BUDAPEST (Reuters) - Heineken beer's trademark red star may be about to fall foul of Hungary's attempts to purge itself of totalitarian symbols related to the years of Nazi occupation and, in this case, the 40 years of communist rule.
The rightist government of Prime Minister Viktor Orban, which faces an election in April 2018, says it is a "moral obligation" to ban the commercial use of symbols such as the swastika, arrow cross, hammer and sickle, and the red star.
Parliament began discussing the proposed ban on Monday. The measure would fit with Orban's style of unorthodox policy making, which has seen specific, mostly foreign-owned business sectors, targeted with special taxes and regulation.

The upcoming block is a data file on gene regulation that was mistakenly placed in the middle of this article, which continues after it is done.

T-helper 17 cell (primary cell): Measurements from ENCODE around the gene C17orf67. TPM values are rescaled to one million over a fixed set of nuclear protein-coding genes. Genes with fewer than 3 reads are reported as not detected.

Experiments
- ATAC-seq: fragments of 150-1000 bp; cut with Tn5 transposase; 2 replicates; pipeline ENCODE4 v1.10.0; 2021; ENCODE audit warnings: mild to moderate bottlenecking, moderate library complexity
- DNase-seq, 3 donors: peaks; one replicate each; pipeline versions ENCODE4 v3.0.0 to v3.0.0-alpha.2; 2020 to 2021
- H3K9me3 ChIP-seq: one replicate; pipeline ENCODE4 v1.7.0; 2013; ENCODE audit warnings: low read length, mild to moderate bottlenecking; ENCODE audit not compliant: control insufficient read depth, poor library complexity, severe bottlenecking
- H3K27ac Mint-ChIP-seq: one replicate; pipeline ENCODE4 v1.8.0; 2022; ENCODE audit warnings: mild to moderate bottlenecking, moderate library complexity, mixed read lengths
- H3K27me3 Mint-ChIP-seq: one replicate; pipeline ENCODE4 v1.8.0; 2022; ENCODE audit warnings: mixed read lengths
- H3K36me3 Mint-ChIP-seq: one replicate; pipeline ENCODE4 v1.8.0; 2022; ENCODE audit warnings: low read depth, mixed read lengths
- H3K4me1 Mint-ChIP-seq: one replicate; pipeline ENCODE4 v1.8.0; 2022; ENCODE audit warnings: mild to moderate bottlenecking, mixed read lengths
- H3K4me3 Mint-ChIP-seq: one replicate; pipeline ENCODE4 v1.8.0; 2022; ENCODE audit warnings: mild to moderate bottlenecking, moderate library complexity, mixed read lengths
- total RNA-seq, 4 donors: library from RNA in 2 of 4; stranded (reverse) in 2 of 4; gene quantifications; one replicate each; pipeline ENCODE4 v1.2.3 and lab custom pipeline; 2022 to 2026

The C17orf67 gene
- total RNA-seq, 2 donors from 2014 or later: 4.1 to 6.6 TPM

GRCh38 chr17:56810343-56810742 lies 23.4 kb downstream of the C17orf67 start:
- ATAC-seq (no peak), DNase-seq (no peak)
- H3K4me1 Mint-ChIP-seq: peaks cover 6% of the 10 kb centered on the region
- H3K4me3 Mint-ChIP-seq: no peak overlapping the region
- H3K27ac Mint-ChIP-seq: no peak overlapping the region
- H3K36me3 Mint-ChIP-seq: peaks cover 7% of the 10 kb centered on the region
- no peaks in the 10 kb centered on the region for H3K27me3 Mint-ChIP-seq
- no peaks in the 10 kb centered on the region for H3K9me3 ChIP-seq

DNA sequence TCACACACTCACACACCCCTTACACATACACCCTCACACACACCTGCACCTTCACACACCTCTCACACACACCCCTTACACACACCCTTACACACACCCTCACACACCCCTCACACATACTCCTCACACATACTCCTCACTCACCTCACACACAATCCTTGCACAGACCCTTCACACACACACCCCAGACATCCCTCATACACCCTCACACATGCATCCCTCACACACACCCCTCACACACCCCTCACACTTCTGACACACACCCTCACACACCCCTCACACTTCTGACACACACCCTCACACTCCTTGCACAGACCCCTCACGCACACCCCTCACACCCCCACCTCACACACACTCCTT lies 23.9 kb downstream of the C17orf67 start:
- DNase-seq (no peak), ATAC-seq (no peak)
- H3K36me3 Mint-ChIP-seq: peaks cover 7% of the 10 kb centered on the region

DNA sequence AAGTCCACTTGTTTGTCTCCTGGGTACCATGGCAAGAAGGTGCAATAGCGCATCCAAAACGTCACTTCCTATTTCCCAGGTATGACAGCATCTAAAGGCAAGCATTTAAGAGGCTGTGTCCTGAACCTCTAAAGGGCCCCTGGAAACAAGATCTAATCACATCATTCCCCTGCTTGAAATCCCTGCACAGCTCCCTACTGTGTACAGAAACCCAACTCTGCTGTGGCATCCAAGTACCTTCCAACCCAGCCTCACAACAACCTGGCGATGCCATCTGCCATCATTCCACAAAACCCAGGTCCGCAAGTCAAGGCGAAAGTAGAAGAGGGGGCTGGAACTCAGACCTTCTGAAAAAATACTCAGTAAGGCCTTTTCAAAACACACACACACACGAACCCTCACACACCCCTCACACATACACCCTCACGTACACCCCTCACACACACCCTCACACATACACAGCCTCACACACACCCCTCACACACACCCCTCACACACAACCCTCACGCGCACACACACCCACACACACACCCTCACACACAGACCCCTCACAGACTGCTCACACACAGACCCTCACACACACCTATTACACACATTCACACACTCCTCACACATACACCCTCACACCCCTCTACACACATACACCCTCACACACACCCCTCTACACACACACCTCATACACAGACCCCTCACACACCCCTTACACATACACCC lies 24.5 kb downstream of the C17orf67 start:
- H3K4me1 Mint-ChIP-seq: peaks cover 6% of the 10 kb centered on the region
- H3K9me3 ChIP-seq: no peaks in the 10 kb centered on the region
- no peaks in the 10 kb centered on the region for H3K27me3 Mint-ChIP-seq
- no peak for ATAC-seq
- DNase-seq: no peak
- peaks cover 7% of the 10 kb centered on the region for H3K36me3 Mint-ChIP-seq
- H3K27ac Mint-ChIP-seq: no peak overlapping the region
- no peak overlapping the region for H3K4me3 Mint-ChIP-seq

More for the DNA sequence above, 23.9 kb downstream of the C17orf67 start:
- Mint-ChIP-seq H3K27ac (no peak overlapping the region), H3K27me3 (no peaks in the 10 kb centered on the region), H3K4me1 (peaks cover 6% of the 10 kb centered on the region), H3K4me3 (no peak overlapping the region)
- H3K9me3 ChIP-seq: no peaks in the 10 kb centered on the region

Heineken has had a star logo on its beer for most of the years since it was first brewed in the second half of the 19th century, changing to a red one in the 1930s. The star is thought to represent a brewers symbol or the various stages of the brewing process.
But the red star was also a major symbol of Soviet communism and used to appear on the crest of communist-era Hungary.